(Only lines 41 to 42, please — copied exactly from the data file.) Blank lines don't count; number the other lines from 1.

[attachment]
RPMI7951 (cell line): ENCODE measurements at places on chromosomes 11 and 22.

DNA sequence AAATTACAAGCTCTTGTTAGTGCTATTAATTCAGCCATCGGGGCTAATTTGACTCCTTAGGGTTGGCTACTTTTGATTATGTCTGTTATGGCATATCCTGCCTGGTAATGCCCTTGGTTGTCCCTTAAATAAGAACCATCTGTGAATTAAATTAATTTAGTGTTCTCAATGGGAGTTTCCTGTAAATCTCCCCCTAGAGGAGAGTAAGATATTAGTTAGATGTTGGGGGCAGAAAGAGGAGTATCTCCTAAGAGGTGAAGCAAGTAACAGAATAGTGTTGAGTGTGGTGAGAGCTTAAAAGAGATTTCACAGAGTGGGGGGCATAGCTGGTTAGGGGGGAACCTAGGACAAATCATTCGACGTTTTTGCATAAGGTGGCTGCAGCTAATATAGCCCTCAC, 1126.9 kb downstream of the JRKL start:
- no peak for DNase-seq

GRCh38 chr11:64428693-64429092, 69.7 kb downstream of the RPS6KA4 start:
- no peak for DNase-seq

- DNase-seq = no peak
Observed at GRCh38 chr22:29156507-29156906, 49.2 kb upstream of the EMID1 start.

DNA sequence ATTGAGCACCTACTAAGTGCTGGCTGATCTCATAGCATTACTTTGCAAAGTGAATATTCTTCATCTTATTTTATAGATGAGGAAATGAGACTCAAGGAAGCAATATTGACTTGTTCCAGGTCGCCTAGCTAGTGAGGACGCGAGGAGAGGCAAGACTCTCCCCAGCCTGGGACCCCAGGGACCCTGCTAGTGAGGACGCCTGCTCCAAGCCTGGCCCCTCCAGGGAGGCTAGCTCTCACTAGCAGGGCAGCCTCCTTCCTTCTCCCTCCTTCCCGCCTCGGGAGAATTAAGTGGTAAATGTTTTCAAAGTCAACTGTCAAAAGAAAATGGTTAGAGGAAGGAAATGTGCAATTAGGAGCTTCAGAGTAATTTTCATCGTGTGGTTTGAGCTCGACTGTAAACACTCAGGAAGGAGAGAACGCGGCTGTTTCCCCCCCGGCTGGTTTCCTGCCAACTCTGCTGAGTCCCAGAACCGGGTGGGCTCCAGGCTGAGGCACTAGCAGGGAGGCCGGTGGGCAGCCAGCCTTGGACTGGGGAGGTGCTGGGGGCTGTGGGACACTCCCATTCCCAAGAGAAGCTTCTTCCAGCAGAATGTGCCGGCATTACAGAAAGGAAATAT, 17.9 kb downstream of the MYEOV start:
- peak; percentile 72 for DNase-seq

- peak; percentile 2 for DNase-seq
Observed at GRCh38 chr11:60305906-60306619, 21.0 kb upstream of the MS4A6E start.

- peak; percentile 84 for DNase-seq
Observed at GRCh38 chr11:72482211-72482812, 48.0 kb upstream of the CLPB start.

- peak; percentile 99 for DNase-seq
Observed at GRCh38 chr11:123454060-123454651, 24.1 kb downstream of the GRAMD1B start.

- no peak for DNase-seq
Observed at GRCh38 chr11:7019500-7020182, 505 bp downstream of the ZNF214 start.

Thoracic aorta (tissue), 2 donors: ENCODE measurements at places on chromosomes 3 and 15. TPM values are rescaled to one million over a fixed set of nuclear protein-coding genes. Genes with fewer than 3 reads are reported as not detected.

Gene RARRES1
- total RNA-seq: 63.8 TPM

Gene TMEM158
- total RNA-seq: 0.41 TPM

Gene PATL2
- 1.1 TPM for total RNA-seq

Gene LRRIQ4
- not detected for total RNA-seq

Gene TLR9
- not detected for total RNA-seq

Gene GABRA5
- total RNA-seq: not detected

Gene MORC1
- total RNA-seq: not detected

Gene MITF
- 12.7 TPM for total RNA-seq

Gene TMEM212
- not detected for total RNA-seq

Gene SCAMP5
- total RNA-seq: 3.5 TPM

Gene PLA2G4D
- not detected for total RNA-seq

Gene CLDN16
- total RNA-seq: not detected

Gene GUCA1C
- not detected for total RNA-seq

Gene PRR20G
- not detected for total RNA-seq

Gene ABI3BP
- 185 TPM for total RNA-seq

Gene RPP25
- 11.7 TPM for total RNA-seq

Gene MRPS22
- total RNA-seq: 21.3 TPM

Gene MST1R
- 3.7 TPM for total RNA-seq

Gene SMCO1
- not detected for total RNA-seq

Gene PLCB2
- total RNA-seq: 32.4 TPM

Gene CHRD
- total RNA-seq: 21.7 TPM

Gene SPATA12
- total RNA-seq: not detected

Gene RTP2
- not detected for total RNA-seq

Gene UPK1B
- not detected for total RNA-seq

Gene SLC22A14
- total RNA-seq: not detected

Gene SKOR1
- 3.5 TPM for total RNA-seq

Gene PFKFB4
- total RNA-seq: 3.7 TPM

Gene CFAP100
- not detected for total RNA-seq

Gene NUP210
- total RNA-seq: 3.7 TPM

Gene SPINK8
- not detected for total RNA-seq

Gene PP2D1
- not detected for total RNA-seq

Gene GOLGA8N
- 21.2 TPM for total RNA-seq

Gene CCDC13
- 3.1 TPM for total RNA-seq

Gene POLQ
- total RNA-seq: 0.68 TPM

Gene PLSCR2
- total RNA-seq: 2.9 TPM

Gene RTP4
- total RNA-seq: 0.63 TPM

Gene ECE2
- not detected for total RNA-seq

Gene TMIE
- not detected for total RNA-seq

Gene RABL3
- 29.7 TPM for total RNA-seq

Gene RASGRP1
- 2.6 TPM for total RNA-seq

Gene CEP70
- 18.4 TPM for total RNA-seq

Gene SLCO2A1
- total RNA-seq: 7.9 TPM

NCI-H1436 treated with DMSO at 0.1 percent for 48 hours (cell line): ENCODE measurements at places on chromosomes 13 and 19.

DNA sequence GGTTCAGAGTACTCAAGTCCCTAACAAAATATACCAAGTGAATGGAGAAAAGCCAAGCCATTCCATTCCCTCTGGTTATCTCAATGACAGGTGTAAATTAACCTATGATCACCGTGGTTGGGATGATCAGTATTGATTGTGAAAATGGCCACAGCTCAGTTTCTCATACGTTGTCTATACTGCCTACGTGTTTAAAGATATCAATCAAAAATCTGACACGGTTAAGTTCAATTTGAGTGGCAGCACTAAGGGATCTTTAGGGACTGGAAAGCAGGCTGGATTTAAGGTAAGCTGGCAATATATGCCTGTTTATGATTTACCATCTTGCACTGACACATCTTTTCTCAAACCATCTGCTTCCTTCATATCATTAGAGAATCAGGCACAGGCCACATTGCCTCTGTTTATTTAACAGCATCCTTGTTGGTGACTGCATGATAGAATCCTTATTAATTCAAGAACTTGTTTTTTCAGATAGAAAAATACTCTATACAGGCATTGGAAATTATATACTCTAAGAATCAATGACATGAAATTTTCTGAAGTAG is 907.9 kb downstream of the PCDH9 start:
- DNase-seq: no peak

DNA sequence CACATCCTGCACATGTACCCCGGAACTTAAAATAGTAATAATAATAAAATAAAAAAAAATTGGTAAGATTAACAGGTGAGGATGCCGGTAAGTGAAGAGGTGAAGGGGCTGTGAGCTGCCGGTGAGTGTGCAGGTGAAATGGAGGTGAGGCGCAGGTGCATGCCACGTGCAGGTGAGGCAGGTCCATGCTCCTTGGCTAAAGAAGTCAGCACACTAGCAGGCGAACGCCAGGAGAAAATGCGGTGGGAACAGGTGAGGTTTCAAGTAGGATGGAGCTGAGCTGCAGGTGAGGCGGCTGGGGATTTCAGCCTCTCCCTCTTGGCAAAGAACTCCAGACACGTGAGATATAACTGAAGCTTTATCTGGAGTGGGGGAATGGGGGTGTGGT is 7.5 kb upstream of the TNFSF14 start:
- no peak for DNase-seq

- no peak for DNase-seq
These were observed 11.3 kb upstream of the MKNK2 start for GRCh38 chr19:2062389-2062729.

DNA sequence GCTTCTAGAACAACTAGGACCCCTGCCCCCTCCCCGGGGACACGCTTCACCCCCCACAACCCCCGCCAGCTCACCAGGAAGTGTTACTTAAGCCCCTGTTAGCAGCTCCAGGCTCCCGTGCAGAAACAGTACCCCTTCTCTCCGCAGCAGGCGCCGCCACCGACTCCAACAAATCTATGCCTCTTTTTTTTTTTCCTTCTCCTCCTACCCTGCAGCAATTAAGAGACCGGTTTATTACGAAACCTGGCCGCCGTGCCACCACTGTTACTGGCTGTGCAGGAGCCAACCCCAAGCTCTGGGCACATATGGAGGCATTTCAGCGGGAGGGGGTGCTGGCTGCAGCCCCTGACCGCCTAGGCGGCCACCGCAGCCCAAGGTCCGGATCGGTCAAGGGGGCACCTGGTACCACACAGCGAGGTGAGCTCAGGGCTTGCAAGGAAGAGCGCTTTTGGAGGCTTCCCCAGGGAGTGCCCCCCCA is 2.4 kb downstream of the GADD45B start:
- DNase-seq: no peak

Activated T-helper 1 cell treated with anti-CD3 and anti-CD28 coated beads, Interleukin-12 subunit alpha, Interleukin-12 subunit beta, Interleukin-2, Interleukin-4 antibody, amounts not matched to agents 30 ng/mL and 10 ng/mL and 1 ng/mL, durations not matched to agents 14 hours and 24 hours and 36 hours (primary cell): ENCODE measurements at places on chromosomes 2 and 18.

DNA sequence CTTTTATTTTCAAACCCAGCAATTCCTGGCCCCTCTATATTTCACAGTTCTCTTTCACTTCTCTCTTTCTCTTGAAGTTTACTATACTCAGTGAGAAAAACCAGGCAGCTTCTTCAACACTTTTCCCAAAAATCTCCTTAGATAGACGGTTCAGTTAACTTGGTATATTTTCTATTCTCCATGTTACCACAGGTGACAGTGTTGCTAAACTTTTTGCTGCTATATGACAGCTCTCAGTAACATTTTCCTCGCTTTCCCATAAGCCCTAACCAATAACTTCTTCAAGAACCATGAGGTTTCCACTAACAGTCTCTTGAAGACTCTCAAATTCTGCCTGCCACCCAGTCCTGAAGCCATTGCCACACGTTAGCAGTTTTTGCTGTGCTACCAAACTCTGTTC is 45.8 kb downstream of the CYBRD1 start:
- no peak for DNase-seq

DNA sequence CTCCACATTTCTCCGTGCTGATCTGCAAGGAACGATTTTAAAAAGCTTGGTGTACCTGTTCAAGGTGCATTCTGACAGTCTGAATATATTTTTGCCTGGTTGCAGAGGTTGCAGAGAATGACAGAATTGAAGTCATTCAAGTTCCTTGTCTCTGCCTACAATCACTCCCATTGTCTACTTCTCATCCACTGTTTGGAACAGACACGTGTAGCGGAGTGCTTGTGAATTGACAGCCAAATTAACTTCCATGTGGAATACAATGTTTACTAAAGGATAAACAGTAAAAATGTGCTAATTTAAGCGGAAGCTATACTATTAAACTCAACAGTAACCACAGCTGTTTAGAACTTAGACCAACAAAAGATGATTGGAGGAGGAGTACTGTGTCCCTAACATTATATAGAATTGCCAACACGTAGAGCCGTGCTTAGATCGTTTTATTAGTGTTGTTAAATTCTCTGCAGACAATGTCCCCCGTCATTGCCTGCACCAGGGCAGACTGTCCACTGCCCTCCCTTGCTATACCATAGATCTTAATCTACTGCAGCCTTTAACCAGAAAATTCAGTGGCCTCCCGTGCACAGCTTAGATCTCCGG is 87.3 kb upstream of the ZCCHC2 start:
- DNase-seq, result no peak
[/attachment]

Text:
Gene CLDN16
- total RNA-seq: not detected